Medical researchers – led by Greek Australian Professors Stan Skafidas and Christos Pantelis – have uncovered an early genetic test to predict a child’s risk of autism. This is the first known blood test of its kind to indicate whether or not a child is likely to develop autism. This way, doctors can detect and treat the disorder earlier.
The research team from the University of Melbourne said this will also reduced the burden that this disorder causes children.
As it stands one in 150 Australian children now autistic in Australia, this has the potential for every child to be routinely screened at six months, but Professor Skafidas told Channel Nine this test is “nowhere near as accurate to be used pre-natally”.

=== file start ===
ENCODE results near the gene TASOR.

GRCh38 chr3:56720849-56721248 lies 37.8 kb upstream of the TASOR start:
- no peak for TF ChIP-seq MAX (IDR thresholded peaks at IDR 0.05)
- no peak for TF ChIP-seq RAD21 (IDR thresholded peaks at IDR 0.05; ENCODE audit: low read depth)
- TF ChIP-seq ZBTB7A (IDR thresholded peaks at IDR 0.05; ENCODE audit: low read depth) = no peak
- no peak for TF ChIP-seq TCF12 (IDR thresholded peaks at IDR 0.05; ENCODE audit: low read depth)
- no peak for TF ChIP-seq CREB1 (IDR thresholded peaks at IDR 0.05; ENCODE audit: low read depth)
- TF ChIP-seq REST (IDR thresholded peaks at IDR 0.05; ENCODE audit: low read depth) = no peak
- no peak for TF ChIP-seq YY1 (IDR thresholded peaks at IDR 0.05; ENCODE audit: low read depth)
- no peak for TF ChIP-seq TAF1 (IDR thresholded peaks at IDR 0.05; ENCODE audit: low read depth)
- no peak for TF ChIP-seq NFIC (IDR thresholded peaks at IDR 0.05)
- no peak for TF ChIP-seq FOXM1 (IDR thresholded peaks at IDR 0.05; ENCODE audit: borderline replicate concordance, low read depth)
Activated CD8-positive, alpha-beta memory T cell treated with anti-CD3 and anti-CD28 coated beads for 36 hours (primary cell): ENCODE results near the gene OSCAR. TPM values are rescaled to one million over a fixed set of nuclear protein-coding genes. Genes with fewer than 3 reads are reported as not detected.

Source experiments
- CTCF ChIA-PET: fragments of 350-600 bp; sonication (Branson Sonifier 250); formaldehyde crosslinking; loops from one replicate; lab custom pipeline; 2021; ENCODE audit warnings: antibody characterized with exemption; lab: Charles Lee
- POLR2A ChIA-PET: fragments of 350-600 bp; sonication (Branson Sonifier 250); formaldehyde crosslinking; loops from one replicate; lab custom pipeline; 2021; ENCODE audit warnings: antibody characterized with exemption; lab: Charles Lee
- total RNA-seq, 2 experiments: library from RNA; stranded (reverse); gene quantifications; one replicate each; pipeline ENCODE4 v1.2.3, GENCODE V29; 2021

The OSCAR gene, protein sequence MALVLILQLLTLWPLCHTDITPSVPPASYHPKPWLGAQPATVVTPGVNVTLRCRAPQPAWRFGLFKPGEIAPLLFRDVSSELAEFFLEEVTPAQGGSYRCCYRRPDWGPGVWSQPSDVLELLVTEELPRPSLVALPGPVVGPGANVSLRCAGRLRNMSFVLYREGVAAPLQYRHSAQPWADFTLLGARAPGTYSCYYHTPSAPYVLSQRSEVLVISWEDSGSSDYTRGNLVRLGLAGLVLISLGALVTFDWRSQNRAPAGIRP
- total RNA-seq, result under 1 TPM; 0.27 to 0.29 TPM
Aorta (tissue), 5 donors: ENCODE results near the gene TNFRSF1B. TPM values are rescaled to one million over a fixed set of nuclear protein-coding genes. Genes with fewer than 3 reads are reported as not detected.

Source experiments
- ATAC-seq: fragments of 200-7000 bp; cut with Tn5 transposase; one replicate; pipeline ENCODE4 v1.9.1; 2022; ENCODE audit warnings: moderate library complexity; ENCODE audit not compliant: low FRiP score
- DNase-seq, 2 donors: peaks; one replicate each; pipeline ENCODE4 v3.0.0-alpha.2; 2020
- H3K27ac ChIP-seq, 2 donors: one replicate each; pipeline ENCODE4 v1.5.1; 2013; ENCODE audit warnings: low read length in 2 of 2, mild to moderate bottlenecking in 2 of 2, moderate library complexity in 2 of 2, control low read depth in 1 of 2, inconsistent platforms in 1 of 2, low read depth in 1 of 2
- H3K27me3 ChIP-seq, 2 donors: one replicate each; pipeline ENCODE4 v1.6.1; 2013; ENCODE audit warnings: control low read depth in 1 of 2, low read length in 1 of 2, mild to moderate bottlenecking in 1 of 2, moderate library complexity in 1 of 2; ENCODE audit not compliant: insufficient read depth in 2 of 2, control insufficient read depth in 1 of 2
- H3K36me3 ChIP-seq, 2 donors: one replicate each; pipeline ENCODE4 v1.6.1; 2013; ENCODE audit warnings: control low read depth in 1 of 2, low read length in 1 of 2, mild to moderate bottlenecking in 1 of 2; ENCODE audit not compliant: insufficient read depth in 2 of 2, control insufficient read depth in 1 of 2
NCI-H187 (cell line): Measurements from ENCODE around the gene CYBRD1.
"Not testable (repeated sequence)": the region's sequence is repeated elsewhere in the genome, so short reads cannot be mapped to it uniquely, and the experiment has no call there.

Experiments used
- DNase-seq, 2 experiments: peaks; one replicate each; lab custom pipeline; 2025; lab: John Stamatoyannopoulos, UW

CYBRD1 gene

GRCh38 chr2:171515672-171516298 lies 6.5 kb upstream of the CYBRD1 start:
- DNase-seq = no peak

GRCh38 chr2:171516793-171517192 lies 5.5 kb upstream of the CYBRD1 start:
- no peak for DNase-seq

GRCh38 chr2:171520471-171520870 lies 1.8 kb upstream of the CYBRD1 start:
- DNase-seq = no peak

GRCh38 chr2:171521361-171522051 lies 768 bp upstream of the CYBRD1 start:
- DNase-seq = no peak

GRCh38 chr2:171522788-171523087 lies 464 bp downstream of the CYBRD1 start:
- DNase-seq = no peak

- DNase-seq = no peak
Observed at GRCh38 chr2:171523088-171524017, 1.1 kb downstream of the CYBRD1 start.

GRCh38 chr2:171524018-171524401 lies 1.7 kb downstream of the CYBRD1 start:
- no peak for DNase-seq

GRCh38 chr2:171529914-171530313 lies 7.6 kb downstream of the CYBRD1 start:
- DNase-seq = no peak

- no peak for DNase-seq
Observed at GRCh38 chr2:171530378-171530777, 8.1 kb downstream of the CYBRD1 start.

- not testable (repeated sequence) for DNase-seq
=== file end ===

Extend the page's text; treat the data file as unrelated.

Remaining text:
Professor Skafidas said the study of more than 7000 US children found 237 genetic markers for autism spectrum disorder in 146 genes. Researchers found that while some of the markers increased the risk of ASD, many protected a person from developing it. He said the protective markers could one day allow researchers to try to develop drugs to treat the disorder, which affects approximately one in 150 births.
The test involved measuring both the genetic markers that protect and contribute to the risk of ASD. A higher score increased the individual’s risk of developing the disorder.
The current accuracy rate meant a third of children would be incorrectly diagnosed. The genetic test could be available within five years.